This is a canonical use case that BTP and its partner Taekion have set out to address with the release of Sextant for TFS, a specialised version of BTP Sextant that deploys and manages the Taekion File System, a blockchain-based file system implemented on Hyperledger Sawtooth.

Introducing the Taekion File System

The Taekion File System (TFS) has been developed with the help of seed funding from the U.S. National Science Foundation and the U.S. Department of Energy in the form of a Small Business Innovation Research (SBIR) award to Taekion, a U.S.-based cybersecurity startup, to build secure enclaves for critical national infrastructure.¹⁹ They were tasked with developing a solution that would store attributes for a variety of different systems with various storage methods designed to last for decades.

Taekion recognized early on that a permissioned blockchain had the capability to ensure that that decentralized systems could share critical data while assured that each participant had access to a single source of truth. They chose Hyperledger Sawtooth, an open source blockchain framework whose source code was initially contributed by Intel Labs to the Hyperledger initiative.²⁰

A key requirement of Taekion’s work with the U.S. Department of Energy was that critical operational data needed to be shared efficiently and securely across a multitude of various devices, potentially over a wide area network. However, unlike typical hashing models, Taekion took the approach of enabling entire files to be stored on the blockchain, an approach which has been productised as TFS.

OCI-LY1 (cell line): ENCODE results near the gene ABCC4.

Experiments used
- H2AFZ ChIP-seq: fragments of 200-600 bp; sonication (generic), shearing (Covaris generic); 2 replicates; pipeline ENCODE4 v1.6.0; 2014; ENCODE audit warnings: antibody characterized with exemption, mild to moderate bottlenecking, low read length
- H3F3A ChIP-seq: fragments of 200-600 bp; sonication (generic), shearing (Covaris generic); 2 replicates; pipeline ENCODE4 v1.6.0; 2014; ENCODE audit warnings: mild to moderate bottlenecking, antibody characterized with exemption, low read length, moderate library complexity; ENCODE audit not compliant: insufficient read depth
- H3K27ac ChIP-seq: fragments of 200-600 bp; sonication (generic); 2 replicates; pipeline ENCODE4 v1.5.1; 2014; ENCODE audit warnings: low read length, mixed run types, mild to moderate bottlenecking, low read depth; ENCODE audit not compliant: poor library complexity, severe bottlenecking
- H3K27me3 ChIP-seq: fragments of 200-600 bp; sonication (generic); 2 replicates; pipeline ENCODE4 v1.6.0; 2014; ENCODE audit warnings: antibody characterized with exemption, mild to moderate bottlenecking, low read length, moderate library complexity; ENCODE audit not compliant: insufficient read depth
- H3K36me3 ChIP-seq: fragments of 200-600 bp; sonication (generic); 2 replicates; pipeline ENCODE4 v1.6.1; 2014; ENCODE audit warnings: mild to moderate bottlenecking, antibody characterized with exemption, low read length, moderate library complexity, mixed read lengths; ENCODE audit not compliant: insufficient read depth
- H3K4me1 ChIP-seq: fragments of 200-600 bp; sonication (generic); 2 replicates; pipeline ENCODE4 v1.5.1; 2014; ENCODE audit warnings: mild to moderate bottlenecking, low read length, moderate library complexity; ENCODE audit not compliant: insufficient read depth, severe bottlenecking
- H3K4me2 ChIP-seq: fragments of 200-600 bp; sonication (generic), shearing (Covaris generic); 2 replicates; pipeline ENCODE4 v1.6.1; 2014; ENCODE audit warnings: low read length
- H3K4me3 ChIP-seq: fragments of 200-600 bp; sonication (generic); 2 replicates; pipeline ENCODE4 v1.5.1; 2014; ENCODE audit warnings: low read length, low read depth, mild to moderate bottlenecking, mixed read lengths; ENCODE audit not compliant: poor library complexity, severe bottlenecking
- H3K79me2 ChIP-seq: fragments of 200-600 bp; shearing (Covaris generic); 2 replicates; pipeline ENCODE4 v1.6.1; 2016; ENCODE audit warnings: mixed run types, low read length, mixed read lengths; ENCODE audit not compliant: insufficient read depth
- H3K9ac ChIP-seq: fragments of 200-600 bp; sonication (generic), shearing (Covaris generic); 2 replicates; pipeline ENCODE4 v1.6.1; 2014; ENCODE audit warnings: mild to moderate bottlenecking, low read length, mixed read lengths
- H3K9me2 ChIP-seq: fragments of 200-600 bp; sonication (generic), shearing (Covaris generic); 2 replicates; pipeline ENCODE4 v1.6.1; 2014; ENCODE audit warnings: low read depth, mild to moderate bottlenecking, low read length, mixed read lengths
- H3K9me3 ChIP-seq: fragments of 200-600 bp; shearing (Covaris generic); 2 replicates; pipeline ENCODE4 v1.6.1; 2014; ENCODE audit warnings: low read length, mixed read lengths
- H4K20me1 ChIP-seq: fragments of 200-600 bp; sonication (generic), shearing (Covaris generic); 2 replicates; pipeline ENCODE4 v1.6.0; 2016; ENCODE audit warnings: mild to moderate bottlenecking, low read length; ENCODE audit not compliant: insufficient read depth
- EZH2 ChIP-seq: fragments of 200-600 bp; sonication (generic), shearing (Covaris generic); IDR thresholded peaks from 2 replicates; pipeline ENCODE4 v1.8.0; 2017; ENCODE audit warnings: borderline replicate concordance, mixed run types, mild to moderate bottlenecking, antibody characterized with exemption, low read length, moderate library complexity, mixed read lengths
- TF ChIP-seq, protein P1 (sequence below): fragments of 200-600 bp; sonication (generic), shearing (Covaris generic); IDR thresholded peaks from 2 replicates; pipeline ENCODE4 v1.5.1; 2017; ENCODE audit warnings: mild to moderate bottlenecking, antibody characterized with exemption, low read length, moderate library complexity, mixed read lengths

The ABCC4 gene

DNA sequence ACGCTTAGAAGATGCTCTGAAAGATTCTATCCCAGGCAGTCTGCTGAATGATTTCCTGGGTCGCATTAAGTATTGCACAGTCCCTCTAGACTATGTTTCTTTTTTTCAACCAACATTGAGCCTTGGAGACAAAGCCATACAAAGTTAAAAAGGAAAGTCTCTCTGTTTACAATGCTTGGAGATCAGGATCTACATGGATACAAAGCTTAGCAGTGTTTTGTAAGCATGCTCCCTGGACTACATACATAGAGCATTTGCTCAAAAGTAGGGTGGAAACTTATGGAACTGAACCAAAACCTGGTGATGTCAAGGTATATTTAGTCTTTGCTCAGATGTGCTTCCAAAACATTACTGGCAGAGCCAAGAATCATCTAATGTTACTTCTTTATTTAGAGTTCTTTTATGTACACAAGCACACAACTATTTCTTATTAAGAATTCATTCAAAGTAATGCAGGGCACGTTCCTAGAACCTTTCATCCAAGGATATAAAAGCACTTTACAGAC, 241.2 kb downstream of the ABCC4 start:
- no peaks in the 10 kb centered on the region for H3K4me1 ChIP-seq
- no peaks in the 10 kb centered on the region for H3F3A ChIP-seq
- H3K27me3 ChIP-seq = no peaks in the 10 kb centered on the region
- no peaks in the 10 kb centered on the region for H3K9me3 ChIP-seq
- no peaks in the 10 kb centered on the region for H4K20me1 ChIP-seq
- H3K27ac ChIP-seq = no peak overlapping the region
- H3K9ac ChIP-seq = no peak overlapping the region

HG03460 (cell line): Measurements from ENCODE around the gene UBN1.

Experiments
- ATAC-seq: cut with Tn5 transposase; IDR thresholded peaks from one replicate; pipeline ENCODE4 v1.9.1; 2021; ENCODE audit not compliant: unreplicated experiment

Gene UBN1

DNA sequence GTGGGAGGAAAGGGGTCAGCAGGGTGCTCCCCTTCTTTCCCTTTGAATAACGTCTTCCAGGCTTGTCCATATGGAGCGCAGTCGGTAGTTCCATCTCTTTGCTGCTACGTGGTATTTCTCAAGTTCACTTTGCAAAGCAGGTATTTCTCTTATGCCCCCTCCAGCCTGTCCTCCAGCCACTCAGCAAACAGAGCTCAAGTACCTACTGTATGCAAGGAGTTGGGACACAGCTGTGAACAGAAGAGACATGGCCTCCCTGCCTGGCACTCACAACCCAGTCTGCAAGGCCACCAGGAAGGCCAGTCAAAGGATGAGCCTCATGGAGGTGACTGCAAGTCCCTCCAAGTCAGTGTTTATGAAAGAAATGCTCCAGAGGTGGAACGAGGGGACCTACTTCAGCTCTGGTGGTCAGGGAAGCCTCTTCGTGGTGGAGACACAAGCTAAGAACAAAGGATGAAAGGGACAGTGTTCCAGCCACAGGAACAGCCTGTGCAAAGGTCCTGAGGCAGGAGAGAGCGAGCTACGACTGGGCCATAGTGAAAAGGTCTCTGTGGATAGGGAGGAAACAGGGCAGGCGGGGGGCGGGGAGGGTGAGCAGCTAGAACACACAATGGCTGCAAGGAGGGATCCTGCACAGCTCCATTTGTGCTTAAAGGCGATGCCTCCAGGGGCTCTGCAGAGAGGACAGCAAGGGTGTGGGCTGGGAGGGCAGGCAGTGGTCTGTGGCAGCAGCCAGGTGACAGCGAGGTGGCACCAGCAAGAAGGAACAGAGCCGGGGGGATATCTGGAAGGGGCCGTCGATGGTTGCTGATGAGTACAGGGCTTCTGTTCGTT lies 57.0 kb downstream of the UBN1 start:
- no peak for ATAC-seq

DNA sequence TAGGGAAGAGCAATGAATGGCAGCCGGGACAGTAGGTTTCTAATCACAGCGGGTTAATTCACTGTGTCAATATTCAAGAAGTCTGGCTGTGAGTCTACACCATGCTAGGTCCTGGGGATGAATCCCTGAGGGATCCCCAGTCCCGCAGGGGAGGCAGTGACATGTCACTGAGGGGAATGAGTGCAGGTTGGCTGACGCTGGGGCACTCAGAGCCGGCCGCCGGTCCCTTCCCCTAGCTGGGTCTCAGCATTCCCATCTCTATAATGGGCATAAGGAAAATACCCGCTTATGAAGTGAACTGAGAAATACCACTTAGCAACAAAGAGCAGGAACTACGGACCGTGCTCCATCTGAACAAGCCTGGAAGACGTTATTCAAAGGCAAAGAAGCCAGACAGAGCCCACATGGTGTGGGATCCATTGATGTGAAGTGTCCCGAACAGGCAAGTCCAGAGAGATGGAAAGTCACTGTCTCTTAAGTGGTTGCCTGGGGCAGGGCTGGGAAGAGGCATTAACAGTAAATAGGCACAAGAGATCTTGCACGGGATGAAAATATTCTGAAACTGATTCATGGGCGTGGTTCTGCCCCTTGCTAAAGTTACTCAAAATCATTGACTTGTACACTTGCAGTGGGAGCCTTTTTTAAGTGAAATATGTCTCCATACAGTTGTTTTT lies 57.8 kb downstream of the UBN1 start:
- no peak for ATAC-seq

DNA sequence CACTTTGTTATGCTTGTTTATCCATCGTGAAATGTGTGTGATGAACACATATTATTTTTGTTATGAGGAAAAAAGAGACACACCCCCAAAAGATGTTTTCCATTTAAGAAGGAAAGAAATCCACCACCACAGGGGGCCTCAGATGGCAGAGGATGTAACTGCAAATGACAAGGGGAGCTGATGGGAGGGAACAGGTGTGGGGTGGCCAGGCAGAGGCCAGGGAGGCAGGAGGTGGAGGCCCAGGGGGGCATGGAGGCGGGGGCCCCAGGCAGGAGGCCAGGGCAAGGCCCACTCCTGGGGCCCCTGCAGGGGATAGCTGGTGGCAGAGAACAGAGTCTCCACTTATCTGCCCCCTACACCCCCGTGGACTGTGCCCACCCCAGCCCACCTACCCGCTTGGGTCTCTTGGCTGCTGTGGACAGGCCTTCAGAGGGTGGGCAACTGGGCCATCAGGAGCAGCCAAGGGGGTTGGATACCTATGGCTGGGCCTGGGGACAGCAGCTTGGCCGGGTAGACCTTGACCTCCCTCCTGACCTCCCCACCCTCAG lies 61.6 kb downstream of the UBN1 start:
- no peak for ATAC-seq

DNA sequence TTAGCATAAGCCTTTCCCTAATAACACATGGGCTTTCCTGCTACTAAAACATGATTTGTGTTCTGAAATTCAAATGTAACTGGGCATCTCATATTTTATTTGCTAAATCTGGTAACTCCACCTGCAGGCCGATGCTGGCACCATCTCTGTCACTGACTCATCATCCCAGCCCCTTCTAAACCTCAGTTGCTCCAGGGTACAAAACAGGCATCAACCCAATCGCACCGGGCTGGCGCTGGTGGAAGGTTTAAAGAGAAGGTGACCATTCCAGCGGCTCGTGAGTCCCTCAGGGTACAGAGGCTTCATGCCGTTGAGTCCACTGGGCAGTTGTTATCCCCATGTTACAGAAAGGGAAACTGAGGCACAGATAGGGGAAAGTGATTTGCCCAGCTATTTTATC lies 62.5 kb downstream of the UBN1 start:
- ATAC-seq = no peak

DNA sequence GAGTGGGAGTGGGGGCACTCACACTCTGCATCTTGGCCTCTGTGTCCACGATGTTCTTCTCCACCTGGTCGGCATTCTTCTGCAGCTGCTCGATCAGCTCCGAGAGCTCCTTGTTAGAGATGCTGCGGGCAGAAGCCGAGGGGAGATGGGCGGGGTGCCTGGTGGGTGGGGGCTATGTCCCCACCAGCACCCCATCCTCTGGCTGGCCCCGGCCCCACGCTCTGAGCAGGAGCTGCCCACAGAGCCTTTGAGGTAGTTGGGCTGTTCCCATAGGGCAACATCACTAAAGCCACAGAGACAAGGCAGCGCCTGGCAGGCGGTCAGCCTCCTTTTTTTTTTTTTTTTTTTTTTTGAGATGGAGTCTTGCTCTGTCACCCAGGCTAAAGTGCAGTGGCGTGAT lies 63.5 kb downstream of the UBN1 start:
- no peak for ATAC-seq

By having the entire file on the blockchain, TFS can track all changes in a single, metadata file which is stored immutably. This ensures that a user can track any changes based on who made the change (based on ID), when it was made, and potentially where it was made.

Crucially, TFS retains all the features of a journaling file system — storing the entire file on the blockchain but ensuring that standard operations are available to the end user, such as taking snapshots, creating files, or deleting volumes.

Delivering TFS

To deliver TFS, Taekion has teamed up with Blockchain Technology Partners (BTP) and selected their blockchain and smart contract management platform, BTP Sextant, to automate the deployment and management of the underlying permissioned blockchain network required by TFS.

Sextant is a product that radically simplifies the deployment and ongoing management of blockchain and smart contract infrastructure, whether for an enterprise, a network operator, or a full-blown consortium. A key consideration for Taekion was that BTP also provides long term support for Hyperledger Sawtooth through its freely available software distribution, Paralos, which is in turn used extensively by Sextant.²¹